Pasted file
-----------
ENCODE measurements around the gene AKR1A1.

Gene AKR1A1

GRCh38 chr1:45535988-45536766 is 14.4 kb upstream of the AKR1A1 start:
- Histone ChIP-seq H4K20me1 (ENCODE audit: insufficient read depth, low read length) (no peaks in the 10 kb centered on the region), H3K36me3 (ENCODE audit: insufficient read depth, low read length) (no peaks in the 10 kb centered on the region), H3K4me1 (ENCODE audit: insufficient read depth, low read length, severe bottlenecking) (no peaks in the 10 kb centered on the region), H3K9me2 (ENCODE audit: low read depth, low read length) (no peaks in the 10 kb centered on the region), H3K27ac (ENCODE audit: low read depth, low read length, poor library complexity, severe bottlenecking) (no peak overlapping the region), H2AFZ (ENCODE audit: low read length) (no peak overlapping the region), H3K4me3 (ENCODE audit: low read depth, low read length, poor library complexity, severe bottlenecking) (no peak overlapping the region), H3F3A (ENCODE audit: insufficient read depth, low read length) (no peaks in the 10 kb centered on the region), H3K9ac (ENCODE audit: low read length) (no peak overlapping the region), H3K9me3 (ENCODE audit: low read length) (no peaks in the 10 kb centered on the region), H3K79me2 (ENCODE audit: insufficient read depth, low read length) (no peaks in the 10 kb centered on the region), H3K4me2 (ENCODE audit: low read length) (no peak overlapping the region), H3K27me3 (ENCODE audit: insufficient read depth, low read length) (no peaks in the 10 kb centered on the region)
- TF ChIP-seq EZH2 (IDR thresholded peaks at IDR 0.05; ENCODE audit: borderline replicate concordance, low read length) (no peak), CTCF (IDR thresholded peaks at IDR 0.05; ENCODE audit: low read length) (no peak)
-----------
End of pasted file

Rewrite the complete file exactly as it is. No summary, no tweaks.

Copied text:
ENCODE measurements around the gene AKR1A1.

Gene AKR1A1

GRCh38 chr1:45535988-45536766 is 14.4 kb upstream of the AKR1A1 start:
- Histone ChIP-seq H4K20me1 (ENCODE audit: insufficient read depth, low read length) (no peaks in the 10 kb centered on the region), H3K36me3 (ENCODE audit: insufficient read depth, low read length) (no peaks in the 10 kb centered on the region), H3K4me1 (ENCODE audit: insufficient read depth, low read length, severe bottlenecking) (no peaks in the 10 kb centered on the region), H3K9me2 (ENCODE audit: low read depth, low read length) (no peaks in the 10 kb centered on the region), H3K27ac (ENCODE audit: low read depth, low read length, poor library complexity, severe bottlenecking) (no peak overlapping the region), H2AFZ (ENCODE audit: low read length) (no peak overlapping the region), H3K4me3 (ENCODE audit: low read depth, low read length, poor library complexity, severe bottlenecking) (no peak overlapping the region), H3F3A (ENCODE audit: insufficient read depth, low read length) (no peaks in the 10 kb centered on the region), H3K9ac (ENCODE audit: low read length) (no peak overlapping the region), H3K9me3 (ENCODE audit: low read length) (no peaks in the 10 kb centered on the region), H3K79me2 (ENCODE audit: insufficient read depth, low read length) (no peaks in the 10 kb centered on the region), H3K4me2 (ENCODE audit: low read length) (no peak overlapping the region), H3K27me3 (ENCODE audit: insufficient read depth, low read length) (no peaks in the 10 kb centered on the region)
- TF ChIP-seq EZH2 (IDR thresholded peaks at IDR 0.05; ENCODE audit: borderline replicate concordance, low read length) (no peak), CTCF (IDR thresholded peaks at IDR 0.05; ENCODE audit: low read length) (no peak)